I have been trying to find approaches to locate sub-matches within an expression in O(n) (n being the length of the input) time myself.
I have a thought, which I would like to present here, and maybe I could get some help ironing it out.
Consider a regular expression: x(ab|(abc))y
In this case, we are interested in 2 submatch captures. The NFA and DFA for the RE above are:
We shall focus on the 2nd submatch capture for now, since it poses a greater problem than the first one. The reason that sub-match captures are problematic is because the generated DFA can share a prefix with another expression that is not part of the submatch capture. However, I believe that a DFA that is part of a submatch capture can not share a suffix with another DFA that is not part of the submatch capture that it is part of. (Except for examples such as (ab|(ab)), in which case it doesn't matter).
Keeping this in mind, it seems that it is sufficient to start tracking a capture when we reach a state in the DFA that is composed of a state in the original NFA but corresponds to an open parenthesis to start the submatch capture. For example, state 2 in the DFA is such a state. However, we shall tag exit edges instead of exit nodes since we want to avoid the ambiguity problem. We always tag those edges as interesting edges if the destination DFA state is composed of an NFA state that included a closing parenthesis.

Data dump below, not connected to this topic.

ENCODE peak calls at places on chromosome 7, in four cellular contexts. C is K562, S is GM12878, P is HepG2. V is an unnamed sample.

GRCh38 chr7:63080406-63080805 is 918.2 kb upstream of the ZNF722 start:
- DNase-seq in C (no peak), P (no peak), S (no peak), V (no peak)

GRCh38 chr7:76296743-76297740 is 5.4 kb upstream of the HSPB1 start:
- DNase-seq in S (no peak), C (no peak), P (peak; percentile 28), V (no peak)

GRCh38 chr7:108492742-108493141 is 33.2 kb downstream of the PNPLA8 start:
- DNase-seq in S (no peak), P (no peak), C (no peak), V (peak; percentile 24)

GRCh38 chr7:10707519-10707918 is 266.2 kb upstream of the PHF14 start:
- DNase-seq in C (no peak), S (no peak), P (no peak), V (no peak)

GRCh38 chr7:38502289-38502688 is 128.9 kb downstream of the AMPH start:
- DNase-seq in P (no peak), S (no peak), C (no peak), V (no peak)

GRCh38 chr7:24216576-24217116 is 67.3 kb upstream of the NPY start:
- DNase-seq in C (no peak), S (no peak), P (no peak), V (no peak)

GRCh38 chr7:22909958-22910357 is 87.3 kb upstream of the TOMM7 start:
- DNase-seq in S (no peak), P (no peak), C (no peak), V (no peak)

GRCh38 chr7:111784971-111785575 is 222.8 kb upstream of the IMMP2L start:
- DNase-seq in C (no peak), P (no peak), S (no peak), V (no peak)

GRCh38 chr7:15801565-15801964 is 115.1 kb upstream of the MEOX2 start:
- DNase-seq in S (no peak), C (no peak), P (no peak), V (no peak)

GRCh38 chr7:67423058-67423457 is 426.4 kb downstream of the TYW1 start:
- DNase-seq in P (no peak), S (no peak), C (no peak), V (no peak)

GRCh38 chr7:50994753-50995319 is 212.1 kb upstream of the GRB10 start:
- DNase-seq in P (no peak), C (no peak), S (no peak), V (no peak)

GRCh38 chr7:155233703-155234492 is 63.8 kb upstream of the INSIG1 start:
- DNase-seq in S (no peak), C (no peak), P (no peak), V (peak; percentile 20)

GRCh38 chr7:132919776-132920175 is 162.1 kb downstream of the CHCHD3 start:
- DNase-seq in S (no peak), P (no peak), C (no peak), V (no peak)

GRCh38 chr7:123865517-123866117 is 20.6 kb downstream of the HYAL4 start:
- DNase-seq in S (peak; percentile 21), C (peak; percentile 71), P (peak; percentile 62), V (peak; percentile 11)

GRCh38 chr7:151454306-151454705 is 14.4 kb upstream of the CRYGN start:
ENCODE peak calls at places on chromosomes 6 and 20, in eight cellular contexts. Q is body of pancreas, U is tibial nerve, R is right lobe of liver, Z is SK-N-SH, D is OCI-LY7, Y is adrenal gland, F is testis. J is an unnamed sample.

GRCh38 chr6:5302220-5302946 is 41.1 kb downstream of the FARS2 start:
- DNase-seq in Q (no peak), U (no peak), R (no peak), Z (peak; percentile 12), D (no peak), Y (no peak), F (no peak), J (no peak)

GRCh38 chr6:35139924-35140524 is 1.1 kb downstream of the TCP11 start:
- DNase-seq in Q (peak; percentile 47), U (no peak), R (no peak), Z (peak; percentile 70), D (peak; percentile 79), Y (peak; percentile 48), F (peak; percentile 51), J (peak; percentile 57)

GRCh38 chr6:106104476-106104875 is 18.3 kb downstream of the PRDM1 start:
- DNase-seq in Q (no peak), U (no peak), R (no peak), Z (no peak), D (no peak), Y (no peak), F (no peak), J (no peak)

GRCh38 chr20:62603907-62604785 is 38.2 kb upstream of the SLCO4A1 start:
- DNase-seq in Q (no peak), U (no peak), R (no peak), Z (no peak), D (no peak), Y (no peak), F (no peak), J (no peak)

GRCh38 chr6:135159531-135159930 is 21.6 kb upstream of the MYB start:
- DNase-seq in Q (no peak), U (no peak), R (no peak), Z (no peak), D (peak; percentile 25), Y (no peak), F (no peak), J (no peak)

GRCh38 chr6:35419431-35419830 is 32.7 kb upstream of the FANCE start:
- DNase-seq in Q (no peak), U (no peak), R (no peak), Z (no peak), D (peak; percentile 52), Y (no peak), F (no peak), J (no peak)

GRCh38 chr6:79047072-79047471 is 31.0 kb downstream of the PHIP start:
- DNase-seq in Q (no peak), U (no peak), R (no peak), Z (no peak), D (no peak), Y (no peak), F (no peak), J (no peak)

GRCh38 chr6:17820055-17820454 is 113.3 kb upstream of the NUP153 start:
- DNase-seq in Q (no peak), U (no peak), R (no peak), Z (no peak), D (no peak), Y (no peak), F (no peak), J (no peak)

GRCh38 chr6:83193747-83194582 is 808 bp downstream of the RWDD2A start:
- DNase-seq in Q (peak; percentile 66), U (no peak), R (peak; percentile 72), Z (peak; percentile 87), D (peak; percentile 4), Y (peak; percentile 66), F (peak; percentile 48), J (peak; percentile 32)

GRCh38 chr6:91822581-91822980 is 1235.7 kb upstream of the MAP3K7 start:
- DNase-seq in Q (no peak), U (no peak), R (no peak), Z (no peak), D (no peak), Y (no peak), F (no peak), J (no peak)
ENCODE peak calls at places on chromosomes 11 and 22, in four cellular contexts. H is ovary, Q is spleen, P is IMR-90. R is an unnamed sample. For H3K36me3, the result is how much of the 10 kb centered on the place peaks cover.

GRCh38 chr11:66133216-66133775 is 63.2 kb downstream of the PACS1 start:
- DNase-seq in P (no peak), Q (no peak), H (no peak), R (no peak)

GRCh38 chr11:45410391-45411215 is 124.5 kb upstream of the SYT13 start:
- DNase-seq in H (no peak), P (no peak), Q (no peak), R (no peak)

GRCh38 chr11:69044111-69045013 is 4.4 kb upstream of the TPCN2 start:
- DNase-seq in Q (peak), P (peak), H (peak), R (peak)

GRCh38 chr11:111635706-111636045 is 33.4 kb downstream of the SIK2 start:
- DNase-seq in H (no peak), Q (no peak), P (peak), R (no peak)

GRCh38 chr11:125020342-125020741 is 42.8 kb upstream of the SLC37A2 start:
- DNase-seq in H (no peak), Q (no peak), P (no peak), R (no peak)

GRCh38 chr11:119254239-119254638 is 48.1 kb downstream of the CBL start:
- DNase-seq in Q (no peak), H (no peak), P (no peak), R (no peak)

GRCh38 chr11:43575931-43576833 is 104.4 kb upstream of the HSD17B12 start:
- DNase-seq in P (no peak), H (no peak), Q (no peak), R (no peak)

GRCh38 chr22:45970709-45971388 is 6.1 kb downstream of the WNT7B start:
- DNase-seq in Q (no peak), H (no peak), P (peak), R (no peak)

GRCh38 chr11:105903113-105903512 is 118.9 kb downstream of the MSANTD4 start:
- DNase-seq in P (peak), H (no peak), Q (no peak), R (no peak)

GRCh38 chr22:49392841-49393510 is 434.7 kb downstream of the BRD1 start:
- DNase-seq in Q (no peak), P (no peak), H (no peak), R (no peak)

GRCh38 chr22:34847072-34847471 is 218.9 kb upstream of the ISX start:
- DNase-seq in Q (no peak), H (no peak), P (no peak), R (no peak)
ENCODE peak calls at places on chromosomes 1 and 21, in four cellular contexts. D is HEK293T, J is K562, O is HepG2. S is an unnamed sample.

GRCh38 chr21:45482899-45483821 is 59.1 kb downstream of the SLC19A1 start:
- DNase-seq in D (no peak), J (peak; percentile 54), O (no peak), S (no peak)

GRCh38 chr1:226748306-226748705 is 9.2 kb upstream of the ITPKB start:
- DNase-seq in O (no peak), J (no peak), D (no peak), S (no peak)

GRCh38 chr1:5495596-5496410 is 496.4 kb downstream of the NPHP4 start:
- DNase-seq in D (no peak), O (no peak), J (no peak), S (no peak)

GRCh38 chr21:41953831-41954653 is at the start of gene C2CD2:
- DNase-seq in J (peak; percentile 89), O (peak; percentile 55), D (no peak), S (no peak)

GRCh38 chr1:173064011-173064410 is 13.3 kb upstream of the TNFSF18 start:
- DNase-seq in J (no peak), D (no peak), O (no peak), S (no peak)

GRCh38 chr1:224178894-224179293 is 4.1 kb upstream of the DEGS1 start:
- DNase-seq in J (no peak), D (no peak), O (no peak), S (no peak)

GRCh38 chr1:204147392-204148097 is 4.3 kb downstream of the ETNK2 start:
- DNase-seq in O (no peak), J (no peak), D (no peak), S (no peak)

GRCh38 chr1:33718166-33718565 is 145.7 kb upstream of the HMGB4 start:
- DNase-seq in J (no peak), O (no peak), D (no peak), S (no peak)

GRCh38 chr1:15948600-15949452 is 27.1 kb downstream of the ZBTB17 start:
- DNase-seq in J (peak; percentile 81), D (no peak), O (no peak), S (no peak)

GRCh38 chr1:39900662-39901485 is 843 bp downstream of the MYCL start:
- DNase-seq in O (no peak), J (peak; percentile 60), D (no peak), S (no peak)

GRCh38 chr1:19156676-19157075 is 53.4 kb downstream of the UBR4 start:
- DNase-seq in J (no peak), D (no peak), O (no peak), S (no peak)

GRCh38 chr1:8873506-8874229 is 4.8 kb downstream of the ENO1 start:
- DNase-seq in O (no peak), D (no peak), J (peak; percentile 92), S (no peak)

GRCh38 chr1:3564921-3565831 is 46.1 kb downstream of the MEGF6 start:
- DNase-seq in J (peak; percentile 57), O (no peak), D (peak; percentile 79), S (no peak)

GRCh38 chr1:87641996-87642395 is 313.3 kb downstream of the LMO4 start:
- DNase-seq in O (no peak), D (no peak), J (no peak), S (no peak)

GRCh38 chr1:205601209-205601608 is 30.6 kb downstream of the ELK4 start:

For example, if we tag state 16 in the NFA as an interesting state, then we find that epsilon-closure(16) = (16, 8, 9), and that would correspond to state 6 in the DFA. However, we need to track those edges that are incident on node 6 in the DFA and also have a starting node that originates from some state within the parenthesized expression. Depending on how we generate the NFA from the RE, we can ensure that we never have to deal with this situation.
I believe that if we skip the DFA minimization step then the choice of such a starting node (and hence an edge) is easy to make. For example, consider the following RE: x(ab|(abc)|s)y
The NFA and DFA follow:
It would have been entirely possible for an edge to go from state 2 in the DFA to state 7 in the DFA on an input of 's', but because of our construction, this doesn't happen.
The good news seems to be that we can match subexpressions in linear time. However, the bad news seems to be that the number of states in our DFA will at least be exponential in the number of parenthesized subexpressions (since we prefer to branch and replicate everything after it).